An NYPD cop from Long Island who fatally shot himself last year on the side of the Long Island Expressway in Jericho was driven to suicide because of prolonged sexual harassment by his female supervisor, claims a new lawsuit filed by the officer's widow.
Matthew Schindler, 39, a married father of three from Melville, shot himself Feb. 13 after pulling over near Exit 40 in Jericho on his way home from work in the 115th Precinct, based in Jackson Heights, Queens, according to the lawsuit.
The lawsuit, filed in State Supreme Court in Queens against the New York City Police Department and Sgt. Christine Hertzel on Jan. 22, claims Schindler's suicide was caused by Hertzel's ongoing harassment, including a falling out the day of his death in which he refused her sexual advances, the suit states.
"Schindler told defendant Hertzel, her sexual advances and demands and their concomitant impact on his work environment and career outlook had caused him to contemplate suicide," said the lawsuit filed by Schindler's widow, Gina.
A city law department spokeswoman said, "We are reviewing the claims," and she "cannot comment further since the matter is pending."
The lawsuit said Schindler and Hertzel did have sex, and that the supervisor threatened to make Schindler's job more difficult if he stopped sleeping with her.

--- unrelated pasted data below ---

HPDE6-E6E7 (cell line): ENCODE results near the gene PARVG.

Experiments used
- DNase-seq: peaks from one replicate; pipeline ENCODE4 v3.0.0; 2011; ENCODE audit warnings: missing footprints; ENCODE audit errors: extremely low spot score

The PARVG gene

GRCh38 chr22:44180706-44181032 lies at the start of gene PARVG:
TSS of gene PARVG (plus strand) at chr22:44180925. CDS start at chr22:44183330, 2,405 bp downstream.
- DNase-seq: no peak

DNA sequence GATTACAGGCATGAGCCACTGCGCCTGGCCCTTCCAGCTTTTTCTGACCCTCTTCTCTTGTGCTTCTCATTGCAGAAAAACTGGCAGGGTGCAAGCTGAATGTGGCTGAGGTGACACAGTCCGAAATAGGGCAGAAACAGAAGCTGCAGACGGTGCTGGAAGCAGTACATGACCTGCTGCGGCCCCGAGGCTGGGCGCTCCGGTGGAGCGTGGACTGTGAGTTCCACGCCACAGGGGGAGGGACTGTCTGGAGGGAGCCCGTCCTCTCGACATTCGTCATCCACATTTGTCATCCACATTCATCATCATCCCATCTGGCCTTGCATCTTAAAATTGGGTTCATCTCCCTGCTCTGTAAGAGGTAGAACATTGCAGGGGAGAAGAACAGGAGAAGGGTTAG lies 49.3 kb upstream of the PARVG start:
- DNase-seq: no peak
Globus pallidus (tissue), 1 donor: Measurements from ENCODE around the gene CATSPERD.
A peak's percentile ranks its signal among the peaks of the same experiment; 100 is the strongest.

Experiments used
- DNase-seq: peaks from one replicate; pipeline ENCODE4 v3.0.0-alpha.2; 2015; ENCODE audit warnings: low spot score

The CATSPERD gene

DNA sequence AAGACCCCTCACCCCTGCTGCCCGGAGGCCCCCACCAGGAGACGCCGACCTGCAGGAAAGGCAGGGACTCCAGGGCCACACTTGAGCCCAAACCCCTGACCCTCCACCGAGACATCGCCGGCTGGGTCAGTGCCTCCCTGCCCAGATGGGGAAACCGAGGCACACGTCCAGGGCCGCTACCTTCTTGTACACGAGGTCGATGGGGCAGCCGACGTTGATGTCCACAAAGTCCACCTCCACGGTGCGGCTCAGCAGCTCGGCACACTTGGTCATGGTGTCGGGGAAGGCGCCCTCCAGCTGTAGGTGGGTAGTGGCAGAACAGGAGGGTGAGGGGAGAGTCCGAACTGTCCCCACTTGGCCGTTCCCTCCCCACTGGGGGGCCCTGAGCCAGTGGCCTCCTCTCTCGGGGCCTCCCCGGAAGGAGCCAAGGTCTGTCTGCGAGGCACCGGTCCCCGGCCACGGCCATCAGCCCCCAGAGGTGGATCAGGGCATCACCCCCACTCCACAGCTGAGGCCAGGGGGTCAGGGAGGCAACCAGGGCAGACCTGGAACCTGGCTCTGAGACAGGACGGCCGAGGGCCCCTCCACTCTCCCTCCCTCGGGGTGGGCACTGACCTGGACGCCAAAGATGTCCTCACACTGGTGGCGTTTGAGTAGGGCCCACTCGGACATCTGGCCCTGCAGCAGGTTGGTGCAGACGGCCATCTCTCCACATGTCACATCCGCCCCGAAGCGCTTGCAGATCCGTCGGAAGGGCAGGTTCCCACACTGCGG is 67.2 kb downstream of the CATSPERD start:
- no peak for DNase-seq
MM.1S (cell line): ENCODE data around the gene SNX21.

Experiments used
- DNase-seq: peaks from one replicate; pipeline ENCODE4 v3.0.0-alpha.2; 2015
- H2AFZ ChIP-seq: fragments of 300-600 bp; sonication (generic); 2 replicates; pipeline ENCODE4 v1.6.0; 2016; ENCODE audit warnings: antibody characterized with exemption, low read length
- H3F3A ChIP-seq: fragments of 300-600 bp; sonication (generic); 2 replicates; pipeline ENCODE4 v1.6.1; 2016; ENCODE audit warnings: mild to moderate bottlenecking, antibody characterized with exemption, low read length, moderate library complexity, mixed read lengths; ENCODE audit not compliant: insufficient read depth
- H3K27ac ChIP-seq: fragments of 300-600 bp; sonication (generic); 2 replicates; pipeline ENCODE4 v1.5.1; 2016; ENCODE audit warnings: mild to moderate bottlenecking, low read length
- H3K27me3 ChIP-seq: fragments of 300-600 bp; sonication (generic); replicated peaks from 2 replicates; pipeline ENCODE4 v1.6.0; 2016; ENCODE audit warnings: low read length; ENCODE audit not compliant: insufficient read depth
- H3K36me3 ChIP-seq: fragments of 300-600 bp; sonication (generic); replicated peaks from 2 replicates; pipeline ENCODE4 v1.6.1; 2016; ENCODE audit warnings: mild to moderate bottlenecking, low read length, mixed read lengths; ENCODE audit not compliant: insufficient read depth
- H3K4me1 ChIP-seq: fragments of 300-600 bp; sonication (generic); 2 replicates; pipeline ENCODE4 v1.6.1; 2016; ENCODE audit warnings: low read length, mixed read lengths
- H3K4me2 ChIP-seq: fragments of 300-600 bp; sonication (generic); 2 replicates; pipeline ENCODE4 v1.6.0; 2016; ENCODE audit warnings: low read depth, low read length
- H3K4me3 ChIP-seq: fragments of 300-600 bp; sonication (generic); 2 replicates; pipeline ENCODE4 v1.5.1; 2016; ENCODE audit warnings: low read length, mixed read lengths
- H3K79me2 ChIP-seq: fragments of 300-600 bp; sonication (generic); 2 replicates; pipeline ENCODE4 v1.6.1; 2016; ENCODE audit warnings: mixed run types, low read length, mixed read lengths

"Schindler was made to understand that he would suffer tangible detriment in his job, job assignments, working conditions and future prospects if he did not submit to the sexual advances and demands of defendant Christine Hertzel," the lawsuit states.
Shortly before he killed himself, Schindler told Hertzel that her "unwanted, repugnant" harassment was causing "psychic injury and suffering," according to the suit, which seeks unspecified damages.
On the day he killed himself, Schindler told Hertzel he would commit suicide if their affair didn't end, the suit says.
The suit said Hertzel told her supervisor about Schindler's suicide threat and their relationship, and that the captain called Schindler afterward in an effort to "rectify his hostile work environment and persuade him against suicide," the lawsuit states.
Schindler later shot himself with his service weapon, the suit said.